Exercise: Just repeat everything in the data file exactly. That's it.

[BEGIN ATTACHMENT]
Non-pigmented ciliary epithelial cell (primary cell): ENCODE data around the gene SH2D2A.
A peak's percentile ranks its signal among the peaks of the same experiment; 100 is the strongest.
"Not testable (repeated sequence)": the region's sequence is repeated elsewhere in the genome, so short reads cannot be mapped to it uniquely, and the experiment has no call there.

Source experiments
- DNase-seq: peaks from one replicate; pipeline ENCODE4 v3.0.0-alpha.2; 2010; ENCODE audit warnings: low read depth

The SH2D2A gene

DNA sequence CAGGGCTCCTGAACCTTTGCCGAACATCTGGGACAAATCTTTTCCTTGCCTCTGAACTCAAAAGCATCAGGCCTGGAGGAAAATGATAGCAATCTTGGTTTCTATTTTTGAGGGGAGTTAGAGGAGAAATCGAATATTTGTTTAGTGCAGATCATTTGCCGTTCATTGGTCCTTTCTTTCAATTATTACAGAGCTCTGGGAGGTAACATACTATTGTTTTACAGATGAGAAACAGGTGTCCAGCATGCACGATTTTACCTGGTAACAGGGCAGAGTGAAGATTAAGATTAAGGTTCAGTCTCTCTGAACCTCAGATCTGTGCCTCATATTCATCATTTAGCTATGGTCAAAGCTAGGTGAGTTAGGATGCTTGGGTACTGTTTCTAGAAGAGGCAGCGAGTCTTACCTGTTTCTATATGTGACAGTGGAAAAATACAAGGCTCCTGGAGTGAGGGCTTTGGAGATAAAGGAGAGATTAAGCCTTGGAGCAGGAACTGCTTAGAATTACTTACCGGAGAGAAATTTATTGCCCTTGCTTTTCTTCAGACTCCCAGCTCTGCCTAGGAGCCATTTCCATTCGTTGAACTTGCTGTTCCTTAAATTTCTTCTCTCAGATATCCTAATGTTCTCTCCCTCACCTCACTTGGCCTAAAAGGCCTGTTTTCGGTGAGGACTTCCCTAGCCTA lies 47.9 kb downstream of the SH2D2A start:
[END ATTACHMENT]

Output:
Non-pigmented ciliary epithelial cell (primary cell): ENCODE data around the gene SH2D2A.
A peak's percentile ranks its signal among the peaks of the same experiment; 100 is the strongest.
"Not testable (repeated sequence)": the region's sequence is repeated elsewhere in the genome, so short reads cannot be mapped to it uniquely, and the experiment has no call there.

Source experiments
- DNase-seq: peaks from one replicate; pipeline ENCODE4 v3.0.0-alpha.2; 2010; ENCODE audit warnings: low read depth

The SH2D2A gene

DNA sequence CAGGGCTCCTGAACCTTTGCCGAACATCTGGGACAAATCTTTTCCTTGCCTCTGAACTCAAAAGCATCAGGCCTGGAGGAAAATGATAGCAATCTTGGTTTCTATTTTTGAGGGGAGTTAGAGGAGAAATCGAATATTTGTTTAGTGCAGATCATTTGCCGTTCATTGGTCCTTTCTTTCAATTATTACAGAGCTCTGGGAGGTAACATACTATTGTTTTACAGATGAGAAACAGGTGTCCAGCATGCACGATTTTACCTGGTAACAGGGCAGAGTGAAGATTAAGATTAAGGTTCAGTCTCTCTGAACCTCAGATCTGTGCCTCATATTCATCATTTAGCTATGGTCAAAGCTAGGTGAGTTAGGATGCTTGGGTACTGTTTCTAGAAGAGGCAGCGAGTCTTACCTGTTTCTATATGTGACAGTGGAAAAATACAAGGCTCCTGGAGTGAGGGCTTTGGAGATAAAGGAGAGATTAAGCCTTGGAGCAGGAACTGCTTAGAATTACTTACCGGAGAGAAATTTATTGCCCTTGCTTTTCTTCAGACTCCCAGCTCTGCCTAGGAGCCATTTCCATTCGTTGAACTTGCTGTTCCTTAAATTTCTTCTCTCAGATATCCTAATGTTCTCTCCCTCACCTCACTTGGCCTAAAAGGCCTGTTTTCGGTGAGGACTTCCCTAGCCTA lies 47.9 kb downstream of the SH2D2A start: